Killer whales, or orcas, are the largest members of the oceanic dolphin family. While the intelligent mammals, which hunt in large pods, are known for their orchestrated attacks on unsuspecting marine animals, they have never posed a threat to humans. However, since late July, the normally social animals have been intentionally attacking sailboats off the coasts of Spain and Portugal. The unusual hostility is puzzling scientists worldwide.
Researchers have long been aware of the presence of rust, or hematite, on Mars caused by the chemical reaction between the iron ore on the planet's surface and water and oxygen from the ancient past. However, they had never expected to find the reddish-brown iron oxide on the Moon, given that our satellite is missing two of the three key components — moisture and oxygen. Now, a new study, based on recent data from India's Chandrayaan-1 Moon-orbiting spacecraft, suggests that the Moon is displaying signs of rust and it may be Earth's fault.
Visitors enjoying a quiet breakfast at the Singita Ebony Lodge, a luxury hotel in South Africa's Sabi Sand Game Reserve, were treated to a rare encounter with a leopard in early September 2020. The handful of guests watched in awe —and a little trepidation — as the majestic animal, who appeared to be searching for a tasty morsel, calmly explored the various areas of the restaurant. Fortunately for the humans, nothing on the "menu" seemed to catch the leopard's fancy, and it left as abruptly as it had arrived.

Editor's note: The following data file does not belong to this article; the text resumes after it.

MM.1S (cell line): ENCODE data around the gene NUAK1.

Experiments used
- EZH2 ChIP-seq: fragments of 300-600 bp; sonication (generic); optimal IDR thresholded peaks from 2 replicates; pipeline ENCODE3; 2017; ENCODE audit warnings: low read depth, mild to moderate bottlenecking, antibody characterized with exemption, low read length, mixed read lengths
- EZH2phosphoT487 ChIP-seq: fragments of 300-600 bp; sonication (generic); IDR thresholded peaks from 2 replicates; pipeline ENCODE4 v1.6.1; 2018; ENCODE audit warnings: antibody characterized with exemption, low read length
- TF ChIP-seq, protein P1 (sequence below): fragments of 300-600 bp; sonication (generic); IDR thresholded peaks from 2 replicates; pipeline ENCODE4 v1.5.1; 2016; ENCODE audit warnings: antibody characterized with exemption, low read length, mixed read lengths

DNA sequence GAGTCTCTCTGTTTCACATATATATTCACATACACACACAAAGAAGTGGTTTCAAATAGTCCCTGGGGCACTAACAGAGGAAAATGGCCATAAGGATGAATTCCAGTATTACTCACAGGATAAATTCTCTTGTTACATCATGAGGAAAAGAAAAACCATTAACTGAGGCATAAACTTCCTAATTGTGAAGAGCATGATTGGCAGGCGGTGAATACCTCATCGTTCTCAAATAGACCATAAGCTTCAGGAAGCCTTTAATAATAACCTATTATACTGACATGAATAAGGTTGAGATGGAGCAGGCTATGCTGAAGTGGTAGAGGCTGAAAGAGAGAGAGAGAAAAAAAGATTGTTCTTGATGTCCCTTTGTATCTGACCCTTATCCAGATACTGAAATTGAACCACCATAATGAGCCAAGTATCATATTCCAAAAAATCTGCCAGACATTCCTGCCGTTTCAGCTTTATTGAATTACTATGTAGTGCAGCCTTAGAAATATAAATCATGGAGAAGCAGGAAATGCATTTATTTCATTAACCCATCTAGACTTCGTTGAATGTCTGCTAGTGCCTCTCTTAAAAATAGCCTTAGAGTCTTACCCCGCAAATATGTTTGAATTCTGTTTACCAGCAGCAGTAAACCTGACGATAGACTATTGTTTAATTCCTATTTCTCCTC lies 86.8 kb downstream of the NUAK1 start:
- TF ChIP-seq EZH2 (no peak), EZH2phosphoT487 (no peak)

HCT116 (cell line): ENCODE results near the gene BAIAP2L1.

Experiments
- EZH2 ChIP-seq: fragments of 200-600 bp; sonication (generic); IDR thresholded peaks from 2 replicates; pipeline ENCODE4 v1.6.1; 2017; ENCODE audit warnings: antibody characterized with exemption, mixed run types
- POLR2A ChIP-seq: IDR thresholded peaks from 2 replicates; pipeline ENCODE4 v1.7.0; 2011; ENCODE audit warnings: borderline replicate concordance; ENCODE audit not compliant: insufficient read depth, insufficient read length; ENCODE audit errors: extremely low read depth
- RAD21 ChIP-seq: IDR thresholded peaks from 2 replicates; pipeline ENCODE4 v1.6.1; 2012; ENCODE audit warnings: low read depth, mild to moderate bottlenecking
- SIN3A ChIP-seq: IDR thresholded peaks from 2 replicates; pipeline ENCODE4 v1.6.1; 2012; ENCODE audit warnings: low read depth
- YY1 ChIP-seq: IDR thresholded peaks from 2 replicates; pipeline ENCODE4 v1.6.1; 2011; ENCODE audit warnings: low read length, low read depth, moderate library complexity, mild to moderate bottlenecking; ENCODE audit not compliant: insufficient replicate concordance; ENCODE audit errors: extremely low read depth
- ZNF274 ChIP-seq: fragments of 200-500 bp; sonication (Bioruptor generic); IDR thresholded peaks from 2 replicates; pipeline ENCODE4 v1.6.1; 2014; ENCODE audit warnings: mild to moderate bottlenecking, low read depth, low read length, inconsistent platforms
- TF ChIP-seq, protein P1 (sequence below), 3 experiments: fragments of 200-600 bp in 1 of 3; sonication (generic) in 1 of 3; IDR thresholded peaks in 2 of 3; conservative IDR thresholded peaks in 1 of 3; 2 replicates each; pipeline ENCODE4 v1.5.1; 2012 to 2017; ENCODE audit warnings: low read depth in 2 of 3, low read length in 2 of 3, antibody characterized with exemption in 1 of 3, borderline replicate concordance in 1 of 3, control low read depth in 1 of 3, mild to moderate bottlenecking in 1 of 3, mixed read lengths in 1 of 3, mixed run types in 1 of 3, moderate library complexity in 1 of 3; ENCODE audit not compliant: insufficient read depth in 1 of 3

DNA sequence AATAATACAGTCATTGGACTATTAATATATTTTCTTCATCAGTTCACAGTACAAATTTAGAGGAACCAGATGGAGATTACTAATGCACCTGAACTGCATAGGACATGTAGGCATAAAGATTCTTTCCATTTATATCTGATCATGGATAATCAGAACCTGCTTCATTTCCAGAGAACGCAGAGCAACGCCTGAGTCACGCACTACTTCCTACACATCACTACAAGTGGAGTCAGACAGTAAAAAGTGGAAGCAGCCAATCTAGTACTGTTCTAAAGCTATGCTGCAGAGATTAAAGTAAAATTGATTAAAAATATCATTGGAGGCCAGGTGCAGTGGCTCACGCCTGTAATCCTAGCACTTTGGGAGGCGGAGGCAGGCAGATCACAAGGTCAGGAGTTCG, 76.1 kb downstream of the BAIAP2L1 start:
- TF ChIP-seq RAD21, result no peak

Experts have long predicted that 3D printing will revolutionize the construction industry by making home builds cheaper, faster, and more environmentally-friendly. However, the uptake has been slower than anticipated because 3D technology to create fully-functional homes has been considered lacking. That perception may change soon with the recent unveiling of the world's first two-story home printed in a single piece in Antwerp, Belgium.
Scientists from the University of Texas at Austin have finally solved the mystery of a massive fossil that has been sitting unlabeled and unidentified at a Chilean museum for almost a decade. The relic, which resembles a deflated football, is the largest-known soft-shelled egg from a marine reptile that inhabited Earth over 66 million years ago — about the time of the mass animal extinction event. Measuring more than 11 by 7 inches it is also the second-largest egg belonging to any known animal, behind only the now-extinct elephant bird.
Bei Bei's 2019 departure from the Smithsonian's National Zoo, to join the giant panda breeding program in China's Wolong Nature Reserve, left a big void for fans. What made the loss of the adorable cub even more poignant was the belief that his mother, Mei Xiang, was too old to have more offspring. However, on August 21, 2020, the 22-year-old proved experts wrong by giving birth to a healthy cub.
North America's relatively calm summer weather ended last week when a powerful derecho swept across the Midwest — from South Dakota to Ohio — on August 10, 2020, and a rare firenado struck Northern California on August 15, 2020. If you are like most people, you have probably never heard of either of the rare natural phenomena. Here is a brief explanation of the incredible extreme weather events.
Scattered across the ocean bed, and often hidden from the human eye, are hundreds, or perhaps even thousands, of "blue holes." The massive underwater sinkholes, which host a diverse biological community — ranging from coral to sponges to sharks to sea turtles — were formed thousands of years ago when groundwater dissolved karst, a type of porous limestone rock found on ocean floors.